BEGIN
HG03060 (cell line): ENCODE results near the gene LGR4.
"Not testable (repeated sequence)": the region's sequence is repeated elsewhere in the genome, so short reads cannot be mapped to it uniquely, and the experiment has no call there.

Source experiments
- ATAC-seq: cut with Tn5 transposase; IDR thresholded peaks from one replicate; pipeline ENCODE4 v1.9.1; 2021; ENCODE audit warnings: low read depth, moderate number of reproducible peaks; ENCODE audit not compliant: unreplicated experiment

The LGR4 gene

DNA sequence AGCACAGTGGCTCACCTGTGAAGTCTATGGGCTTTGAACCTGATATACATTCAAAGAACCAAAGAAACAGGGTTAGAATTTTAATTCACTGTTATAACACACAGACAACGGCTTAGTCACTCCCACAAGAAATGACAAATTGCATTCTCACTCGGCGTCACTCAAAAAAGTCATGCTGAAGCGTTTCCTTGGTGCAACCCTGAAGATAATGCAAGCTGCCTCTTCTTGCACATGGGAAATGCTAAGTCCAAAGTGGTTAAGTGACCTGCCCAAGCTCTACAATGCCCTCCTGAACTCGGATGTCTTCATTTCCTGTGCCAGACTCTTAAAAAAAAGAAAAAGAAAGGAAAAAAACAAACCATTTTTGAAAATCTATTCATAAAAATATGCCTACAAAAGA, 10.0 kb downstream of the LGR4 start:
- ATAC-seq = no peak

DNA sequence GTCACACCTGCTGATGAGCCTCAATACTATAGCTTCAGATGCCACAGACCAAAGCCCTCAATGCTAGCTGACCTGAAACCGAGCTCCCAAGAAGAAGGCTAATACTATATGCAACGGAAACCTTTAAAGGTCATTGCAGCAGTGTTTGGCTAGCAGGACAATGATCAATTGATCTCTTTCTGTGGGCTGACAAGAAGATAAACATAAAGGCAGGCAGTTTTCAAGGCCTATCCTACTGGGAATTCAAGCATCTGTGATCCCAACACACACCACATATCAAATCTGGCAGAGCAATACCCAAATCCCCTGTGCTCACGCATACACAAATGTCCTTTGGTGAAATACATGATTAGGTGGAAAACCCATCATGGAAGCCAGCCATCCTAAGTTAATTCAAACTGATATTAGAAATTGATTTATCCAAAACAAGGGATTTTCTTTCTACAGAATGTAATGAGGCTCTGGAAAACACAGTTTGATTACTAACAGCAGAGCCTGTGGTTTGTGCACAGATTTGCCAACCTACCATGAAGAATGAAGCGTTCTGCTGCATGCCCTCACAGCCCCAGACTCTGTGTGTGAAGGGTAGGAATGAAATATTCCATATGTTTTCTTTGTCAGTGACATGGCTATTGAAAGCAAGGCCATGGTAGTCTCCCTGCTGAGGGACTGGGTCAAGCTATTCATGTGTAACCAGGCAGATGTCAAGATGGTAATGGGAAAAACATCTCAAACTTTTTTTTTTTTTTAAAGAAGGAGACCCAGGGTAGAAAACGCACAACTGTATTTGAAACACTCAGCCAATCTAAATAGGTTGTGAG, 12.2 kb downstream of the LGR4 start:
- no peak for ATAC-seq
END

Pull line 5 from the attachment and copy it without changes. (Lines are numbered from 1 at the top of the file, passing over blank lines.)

The LGR4 gene